Tempest Desert - Directed by Talita Maia



Tempest Desert has an abstract beginning. A woman is lying on the ground in a desert and we hear the narrator's voice on this picture. Drawing the viewer into the story with it, the opening of the film appears remarkable. Where is this place? Subsequently, we return to the real world. We are in a car and Laura is talking to her friend. It gives us a glimpse of their lives: how hollow friendships can be and that Laura does not have a good relationship with her mother. In this very short conversation and in one sequence, the filmmaker introduces her characters and also distinguishes between them by referring to the relationship with a third person. Laura wonders how deep one can go in such a friendly relationship. And this is the difference between her and her friend.



Now that the film has made its introduction and presented its main character, it expands and they show up to a party. Laura, who feels lonely there, accidentally befriends another girl. Interestingly, the director, Talita Maia, has also incorporated her Brazilian identity into the role and at the same party, she points to this origin. Born in Rio de Janeiro, Brazil, Talita Maia has previously played parts in numerous films and series- Community, Why Women Kill and ICarly Revival to name a few. The current film is Talita's first experience as a writer, producer, and director. Along with Talita, starring as Allie Gonino, actors like Evan Williams and Idalia Valles have played roles in Tempest Desert.



The party does not seem to be very enjoyable for Laura. She cannot make friends with anyone, nor can she keep the person to whom she starts talking in her company. Tired of the party, she calls her mother, but apparently does not get an interesting answer from her either. These all together lead her into taking pills at the party. Tired and distraught, she leaves the party and collapses in the street. The filmmaker depicts her mental space well and cuts to the beginning of the film in that desert- in that gradual death. However, she recovers from the dizziness of drugs, and once again, it is the beginning of a friendship- a friendship she no longer trusts to continue.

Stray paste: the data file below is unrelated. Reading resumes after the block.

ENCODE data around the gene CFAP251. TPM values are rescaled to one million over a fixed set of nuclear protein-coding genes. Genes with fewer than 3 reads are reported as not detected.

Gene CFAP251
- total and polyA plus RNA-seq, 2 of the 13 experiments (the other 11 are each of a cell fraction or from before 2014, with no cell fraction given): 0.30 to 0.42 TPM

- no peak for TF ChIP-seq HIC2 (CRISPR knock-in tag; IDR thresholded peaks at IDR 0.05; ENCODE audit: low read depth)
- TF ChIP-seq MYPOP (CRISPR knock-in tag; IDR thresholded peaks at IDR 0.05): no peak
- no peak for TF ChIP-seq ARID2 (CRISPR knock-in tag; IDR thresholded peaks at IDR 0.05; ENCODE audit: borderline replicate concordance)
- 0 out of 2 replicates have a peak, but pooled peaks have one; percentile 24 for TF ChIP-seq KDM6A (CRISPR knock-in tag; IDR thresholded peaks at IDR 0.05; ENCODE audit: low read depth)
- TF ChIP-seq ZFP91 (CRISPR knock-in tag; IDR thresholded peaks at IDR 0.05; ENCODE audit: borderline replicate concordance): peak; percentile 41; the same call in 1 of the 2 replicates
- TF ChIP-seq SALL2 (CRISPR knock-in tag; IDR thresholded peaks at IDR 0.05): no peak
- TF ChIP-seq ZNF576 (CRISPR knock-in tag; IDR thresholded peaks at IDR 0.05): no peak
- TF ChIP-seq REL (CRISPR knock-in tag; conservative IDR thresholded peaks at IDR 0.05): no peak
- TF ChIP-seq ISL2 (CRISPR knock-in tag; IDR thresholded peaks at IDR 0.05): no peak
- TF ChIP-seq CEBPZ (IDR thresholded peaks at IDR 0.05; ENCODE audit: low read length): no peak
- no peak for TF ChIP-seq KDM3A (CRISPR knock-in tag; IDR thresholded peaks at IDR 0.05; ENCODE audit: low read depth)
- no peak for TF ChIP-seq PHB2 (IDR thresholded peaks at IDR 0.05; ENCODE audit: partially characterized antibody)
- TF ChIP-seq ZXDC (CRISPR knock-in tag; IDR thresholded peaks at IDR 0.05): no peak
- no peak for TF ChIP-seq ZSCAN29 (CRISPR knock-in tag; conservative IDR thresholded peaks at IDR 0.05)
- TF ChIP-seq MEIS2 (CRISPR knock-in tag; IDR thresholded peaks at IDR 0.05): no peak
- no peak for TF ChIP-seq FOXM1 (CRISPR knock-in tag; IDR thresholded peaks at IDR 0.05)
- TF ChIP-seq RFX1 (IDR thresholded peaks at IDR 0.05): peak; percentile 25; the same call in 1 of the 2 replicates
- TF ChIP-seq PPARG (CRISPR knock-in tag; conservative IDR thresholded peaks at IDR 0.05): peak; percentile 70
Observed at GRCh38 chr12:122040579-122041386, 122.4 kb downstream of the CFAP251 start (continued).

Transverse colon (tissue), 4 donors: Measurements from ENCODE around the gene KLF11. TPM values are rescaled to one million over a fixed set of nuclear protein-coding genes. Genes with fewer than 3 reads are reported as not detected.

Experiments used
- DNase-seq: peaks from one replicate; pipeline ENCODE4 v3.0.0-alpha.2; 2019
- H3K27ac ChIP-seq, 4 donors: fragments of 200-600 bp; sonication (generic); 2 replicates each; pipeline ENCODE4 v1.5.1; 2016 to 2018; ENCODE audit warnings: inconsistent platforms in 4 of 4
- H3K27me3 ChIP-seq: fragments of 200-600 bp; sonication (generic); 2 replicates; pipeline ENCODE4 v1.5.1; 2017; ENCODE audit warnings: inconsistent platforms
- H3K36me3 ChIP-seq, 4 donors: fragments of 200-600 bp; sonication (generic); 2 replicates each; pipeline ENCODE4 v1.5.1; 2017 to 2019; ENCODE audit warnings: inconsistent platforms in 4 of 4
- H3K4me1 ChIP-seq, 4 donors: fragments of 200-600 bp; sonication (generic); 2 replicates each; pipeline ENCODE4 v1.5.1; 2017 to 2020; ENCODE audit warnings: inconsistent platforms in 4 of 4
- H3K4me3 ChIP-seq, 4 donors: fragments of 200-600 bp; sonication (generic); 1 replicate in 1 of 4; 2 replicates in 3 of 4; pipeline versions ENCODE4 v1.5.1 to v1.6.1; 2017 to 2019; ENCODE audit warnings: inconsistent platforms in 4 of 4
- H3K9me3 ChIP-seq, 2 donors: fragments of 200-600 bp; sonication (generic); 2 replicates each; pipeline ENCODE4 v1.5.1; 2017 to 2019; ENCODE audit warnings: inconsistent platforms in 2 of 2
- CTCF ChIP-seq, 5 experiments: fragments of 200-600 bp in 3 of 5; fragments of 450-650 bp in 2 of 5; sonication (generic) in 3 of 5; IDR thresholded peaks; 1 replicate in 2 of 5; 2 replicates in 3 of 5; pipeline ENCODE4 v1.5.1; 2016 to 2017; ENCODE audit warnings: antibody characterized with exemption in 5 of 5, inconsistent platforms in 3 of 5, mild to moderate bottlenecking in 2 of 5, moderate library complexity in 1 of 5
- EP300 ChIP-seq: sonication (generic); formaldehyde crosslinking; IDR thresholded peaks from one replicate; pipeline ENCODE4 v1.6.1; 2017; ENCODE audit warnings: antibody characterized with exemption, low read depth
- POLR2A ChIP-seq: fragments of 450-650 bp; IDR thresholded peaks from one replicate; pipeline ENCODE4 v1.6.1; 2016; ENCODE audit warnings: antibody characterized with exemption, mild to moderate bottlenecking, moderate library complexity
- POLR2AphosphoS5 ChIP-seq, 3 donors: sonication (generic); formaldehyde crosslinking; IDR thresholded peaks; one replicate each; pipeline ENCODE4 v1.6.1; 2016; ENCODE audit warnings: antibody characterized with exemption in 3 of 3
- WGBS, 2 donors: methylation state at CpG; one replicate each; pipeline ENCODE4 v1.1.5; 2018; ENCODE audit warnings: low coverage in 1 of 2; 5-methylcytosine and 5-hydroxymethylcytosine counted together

The cinematographer of the film, Diego Torroija, has done a remarkable and spectacular job and brings light and color into play excellently, especially in the scenes that take place at night. When a short film succeeds in realizing its potential, it still has a special quality that cannot be attributed to its duration alone. It is not the length of the film that makes it perceived as different, but the effort on a low budget to achieve a coherent structure and an acceptable form that distinguishes the short film from the feature film. For example, the cinematographer of Tempest Desert has attempted to obtain the best results from the still images, from the motion scenes, from the scenes related to the party, and from the work in a crowded environment, considering the existing limitations. This shows that the filmmaker has been successful in employing a professional and strong team to its full potential.


At the party which did not go well, Laura meets Justin and they establish a deeper relationship, go out of the party, and talk about themselves. It is in these conversations that their bond becomes more internal and private, they talk about their dreams and problems, and Laura seems to start all over again after experiencing that drug. They stroll, drive, laugh, and the night ends. The next day, everything has changed for Laura and she is happy now. She brings her half-hearted relationship with Becca to a good end with her devoting her time to draw, making peace with her mother, and now she has another life ahead of her.


Tempest Desert is a film that can be considered a great first experience bringing the viewers the eagerness of waiting for its director's next films- a director who knows the frame well, is perfectly aware of the rhythm, and knows how to recount her story flawlessly.